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Duke Orthopaedics
presents
Wheeless' Textbook of Orthopaedics

Ulnar Artery   


- See:
      - Vascular Problems of the Wrist and Hand:

- Ulnar Artery in Forearm:
    - about 1 inch below the antecubital fossa, brachial artery divides into radial & ulnar arteries, w/ latter being larger;
    - paired venae comitantes accompany both radial & ulnar arteries;
    - interosseous branch:
           - about 1 inch below origin of ulnar artery, common interosseous artery arises & divides into anterior or volar branch and posterior or dorsal branch;
           - anterior branch runs down forearm in the midline on interosseous membrane;
           - posterior branch runs down forearm on posterior side;
    - in forearm, the ulnar artery is deeper than radial artery;
    - it passes under the arch of the FDS, lying between the medial edges of the FDS and FDP, and just deep to the FCU;
    - as it passes down the forearm lying just lateral (deep) to the ulnar nerve;
    - dorsal branch of the ulnar artery:
           - originates between 2-4 cm proximal to the pisiform, which passes medially beneath the FCU tendon;
           - artery runs dorsally and ulnarly;
           - artery divides into an ascending and descending branch along the inferior surface of the FCU;
           - ascending artery provides vascularization on the ulnar side of the forearm for a length of 9-20 cm and 5-10 cm wide;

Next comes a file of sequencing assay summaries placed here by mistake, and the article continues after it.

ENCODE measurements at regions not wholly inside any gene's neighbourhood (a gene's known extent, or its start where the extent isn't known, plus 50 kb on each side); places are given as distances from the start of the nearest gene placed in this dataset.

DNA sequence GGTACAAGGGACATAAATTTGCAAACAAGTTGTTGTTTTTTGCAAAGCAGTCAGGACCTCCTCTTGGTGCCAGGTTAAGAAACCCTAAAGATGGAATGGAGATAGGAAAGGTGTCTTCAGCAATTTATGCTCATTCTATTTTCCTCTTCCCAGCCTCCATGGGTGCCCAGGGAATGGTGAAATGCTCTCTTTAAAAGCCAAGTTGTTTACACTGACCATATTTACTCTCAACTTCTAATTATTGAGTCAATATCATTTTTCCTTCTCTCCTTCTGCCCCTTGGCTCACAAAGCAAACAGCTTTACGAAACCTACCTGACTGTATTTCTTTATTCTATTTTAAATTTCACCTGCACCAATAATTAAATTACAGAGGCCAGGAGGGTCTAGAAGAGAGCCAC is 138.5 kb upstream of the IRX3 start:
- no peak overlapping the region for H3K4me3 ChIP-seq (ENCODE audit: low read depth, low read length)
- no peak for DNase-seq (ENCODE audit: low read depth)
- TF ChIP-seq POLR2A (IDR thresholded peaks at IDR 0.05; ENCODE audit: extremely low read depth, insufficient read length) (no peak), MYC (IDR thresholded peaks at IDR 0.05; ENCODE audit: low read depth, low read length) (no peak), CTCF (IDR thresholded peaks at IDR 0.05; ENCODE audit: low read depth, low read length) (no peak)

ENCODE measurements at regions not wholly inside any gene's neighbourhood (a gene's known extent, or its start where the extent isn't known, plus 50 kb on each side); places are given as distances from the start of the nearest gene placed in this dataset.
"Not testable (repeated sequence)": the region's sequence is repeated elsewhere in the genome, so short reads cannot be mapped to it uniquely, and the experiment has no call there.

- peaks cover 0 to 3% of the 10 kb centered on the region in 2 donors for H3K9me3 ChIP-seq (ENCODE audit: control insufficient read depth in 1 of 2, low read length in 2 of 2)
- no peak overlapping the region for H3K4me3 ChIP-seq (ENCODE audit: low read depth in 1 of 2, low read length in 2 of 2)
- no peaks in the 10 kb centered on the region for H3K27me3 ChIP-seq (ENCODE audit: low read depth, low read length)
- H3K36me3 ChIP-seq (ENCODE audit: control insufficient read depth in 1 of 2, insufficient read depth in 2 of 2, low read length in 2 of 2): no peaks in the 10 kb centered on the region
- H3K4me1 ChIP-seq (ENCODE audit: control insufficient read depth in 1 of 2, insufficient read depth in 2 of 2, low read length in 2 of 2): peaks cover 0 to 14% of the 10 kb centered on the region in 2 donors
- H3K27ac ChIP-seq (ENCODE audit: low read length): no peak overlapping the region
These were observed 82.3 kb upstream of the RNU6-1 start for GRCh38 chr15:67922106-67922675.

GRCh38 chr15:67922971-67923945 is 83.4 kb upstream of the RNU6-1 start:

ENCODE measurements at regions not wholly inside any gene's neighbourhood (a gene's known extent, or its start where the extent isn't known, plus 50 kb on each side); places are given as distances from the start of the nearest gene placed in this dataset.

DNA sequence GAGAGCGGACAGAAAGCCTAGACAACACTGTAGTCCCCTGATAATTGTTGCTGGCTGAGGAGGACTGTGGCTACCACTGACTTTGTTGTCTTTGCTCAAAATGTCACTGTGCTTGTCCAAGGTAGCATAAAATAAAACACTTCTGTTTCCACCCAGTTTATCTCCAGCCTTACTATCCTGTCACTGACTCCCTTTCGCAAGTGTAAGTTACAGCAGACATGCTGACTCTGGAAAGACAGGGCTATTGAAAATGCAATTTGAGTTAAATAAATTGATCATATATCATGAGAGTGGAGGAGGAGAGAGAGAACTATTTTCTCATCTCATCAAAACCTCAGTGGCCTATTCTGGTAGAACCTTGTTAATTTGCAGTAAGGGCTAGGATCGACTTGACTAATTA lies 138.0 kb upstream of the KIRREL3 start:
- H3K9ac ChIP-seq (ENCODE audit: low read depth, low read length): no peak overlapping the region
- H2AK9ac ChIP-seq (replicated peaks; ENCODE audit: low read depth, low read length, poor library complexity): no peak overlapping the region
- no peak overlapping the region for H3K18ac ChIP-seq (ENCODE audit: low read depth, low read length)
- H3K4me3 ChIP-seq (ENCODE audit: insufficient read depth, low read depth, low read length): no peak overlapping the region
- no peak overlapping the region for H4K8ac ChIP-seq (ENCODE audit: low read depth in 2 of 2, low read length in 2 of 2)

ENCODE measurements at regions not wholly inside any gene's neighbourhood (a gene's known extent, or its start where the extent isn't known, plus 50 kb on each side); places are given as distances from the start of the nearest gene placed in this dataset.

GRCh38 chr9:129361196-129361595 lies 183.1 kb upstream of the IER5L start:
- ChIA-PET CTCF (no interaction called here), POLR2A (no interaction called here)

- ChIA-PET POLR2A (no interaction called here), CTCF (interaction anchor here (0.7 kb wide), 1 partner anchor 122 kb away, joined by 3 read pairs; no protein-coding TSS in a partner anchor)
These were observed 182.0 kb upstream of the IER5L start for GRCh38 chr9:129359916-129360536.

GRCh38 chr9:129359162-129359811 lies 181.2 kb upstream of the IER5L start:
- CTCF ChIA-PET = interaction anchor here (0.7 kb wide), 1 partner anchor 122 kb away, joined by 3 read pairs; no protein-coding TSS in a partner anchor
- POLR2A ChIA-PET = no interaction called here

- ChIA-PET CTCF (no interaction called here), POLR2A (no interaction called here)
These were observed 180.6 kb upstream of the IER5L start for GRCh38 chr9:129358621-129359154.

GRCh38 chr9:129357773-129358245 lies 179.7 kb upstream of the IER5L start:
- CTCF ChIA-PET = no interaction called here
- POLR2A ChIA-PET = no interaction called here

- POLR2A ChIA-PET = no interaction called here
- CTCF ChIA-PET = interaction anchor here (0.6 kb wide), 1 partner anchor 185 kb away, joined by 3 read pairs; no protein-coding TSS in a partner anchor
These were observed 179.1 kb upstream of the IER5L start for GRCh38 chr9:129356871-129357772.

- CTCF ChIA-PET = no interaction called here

- at wrist ulnar artery terminates in superficial palmar arch that provides most of the blood supply to the fingers;

- Ulnar Artery in Hand:
    - radial and ulnar arteries terminate by dividing into superficial and deep branches;
    - line drawn across the palm at level of distal border of fully abducted thumb marks the approximate locatation of the superficial arch;
    - deep arch is a finger's breath superficial;
    - pulsation of the ulnar artery can usually be felt just lateral to the pisiform bone;
    - immediately distal to this point, artery divides into its larger branch which forms most of superficial arch & smaller branch which forms
           lesser part of deep palmar;
    - superficial arch is much larger & important than the deep arch
    - just proximal to pisiform bone the ulnar artery gives off volar and dorsal carpal branches which unite w/ volar and dorsal branches
           of radial artery to form arterial wristlet about carpal bones

- Hypothenar Hand Syndrome:






  Ulnar artery thrombosis: a sports-related injury  

  Ulnar Artery Thromboisis.

  Ideas and Innovations: Island Flap Supplied by the Dorsal Branch of the Ulnar Artery.

  The results of radial and ulnar arterial repair in the forearm. Experience in three medical centers

  An Experience with Upper-Extremity Vascular Trauma

  Scientific Papers: Surgical Treatment of Distal Ulnar Artery Aneurysm.

  Year Book: Upper Extremity Arterial Injury in Athletes.

  Radial or ulnar artery laceration. Repair or ligate.

  Ulnar artery thrombosis and the role of interposition vein grafting: patency with microsurgical technique.
 
  Arterial abnormalities of the hand in athletes.

  Ulnar artery palmar to palmaris brevis - cadaveric study and 3 case reports

  Ulnar artery insufficiency: A guide to treatment



Original Text by Clifford R. Wheeless, III, MD.

Last updated by Data Trace Staff on Wednesday, April 11, 2012 12:11 pm